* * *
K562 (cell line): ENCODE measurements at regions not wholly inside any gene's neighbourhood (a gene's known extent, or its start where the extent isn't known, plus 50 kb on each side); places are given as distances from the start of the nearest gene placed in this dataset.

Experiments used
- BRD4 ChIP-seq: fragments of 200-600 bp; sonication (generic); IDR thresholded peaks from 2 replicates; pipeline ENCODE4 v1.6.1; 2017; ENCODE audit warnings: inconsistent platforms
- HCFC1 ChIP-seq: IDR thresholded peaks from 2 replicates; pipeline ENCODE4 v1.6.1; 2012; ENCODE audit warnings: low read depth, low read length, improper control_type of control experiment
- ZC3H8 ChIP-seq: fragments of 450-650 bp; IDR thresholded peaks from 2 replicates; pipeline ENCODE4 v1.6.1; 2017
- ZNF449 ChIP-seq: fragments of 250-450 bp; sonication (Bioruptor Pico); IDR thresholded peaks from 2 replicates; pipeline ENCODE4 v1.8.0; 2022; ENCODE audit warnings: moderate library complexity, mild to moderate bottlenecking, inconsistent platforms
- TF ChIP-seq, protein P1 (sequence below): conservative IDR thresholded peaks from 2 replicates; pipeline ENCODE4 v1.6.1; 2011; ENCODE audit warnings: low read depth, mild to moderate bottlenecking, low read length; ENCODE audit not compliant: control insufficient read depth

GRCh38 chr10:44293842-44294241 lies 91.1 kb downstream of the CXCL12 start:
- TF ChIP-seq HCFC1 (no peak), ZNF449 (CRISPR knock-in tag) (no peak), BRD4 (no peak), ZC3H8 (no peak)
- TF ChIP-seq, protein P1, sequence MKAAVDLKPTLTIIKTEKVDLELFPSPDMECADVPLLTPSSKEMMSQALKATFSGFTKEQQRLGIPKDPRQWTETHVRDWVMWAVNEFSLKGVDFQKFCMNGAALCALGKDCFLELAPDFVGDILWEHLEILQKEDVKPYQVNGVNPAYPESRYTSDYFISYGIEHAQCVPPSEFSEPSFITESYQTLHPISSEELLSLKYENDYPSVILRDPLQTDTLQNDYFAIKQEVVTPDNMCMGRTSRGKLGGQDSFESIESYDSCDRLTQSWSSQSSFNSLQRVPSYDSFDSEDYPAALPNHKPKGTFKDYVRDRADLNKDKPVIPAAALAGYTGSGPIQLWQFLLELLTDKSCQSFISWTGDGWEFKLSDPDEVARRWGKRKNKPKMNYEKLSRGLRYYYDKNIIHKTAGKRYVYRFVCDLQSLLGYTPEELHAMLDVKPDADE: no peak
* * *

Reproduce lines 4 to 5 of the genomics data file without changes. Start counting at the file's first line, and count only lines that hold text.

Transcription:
- HCFC1 ChIP-seq: IDR thresholded peaks from 2 replicates; pipeline ENCODE4 v1.6.1; 2012; ENCODE audit warnings: low read depth, low read length, improper control_type of control experiment
- ZC3H8 ChIP-seq: fragments of 450-650 bp; IDR thresholded peaks from 2 replicates; pipeline ENCODE4 v1.6.1; 2017